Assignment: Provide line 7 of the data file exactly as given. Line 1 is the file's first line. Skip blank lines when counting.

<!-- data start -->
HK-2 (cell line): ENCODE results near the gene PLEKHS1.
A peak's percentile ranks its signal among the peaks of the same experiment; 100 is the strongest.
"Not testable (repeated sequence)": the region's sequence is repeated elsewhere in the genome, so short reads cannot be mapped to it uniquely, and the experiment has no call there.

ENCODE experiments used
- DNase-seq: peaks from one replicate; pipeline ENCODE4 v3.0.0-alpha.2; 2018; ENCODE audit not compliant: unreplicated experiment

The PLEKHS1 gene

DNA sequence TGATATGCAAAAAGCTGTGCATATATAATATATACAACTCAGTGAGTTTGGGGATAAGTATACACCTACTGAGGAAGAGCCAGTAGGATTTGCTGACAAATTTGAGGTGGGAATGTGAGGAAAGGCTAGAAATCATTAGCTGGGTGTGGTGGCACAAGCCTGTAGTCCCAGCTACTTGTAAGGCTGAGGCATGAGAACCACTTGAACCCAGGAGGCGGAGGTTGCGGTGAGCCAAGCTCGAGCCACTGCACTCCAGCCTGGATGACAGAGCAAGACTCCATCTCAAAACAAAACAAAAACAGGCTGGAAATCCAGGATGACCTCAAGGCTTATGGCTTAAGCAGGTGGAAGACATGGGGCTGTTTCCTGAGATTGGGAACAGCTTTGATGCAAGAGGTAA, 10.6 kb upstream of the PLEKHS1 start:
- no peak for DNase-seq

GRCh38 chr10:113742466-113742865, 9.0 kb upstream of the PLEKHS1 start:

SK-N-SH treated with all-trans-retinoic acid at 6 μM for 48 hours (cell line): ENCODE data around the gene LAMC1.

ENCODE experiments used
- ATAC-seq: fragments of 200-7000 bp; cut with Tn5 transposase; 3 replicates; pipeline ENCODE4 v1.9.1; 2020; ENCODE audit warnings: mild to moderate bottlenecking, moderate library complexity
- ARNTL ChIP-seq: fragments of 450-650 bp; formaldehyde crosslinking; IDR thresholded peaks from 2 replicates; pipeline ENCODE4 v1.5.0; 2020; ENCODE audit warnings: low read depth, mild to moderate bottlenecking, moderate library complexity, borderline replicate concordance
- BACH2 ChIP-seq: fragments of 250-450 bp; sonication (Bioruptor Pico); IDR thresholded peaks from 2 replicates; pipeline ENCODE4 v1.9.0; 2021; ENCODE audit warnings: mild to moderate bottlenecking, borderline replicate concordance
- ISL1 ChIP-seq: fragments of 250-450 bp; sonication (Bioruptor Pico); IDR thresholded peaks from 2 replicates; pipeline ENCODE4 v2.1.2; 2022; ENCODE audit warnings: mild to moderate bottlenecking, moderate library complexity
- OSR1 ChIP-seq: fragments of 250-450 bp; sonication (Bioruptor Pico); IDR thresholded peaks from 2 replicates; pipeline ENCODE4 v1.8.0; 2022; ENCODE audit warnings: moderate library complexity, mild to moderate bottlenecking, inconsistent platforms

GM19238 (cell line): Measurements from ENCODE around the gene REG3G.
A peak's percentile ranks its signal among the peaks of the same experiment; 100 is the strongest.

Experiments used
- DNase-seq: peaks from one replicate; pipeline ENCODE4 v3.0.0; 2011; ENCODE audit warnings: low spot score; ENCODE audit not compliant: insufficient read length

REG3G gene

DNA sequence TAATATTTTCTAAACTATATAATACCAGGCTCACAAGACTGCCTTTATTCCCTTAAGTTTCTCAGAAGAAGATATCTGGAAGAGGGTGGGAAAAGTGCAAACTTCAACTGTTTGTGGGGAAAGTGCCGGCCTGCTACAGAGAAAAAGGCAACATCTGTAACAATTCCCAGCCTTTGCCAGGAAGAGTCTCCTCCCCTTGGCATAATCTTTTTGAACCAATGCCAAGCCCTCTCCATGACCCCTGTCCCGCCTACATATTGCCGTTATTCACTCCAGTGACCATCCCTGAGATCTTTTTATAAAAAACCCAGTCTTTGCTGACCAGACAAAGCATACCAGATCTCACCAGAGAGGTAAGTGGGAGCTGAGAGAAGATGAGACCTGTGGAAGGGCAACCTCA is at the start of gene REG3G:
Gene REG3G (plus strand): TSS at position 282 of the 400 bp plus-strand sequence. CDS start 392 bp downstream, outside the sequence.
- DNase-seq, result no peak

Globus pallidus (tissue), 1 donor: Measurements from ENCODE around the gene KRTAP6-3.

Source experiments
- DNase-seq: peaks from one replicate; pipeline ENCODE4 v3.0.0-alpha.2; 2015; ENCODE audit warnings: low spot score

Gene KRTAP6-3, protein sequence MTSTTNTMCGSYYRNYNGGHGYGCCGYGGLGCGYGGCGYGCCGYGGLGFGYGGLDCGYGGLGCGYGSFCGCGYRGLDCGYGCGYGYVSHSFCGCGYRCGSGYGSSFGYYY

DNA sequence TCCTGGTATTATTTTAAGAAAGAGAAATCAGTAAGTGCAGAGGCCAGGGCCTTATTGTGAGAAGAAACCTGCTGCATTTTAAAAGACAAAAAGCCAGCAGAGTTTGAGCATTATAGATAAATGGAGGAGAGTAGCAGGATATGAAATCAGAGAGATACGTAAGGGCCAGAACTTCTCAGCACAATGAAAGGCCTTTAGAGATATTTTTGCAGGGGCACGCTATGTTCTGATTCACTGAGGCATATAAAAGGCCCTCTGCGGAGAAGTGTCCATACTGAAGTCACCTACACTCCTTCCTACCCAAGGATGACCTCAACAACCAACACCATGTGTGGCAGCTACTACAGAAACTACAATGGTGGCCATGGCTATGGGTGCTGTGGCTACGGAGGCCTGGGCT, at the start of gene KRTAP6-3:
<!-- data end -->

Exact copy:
DNA sequence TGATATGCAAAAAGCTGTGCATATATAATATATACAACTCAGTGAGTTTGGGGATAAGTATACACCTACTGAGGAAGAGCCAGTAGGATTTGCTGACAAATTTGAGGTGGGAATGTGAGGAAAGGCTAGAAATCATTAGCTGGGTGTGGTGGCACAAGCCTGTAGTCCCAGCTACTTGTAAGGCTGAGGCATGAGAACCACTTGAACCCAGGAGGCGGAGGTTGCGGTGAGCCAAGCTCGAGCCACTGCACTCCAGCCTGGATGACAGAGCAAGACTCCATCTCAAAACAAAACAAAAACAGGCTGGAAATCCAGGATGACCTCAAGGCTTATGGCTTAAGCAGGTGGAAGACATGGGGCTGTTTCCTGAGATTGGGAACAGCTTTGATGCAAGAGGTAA, 10.6 kb upstream of the PLEKHS1 start: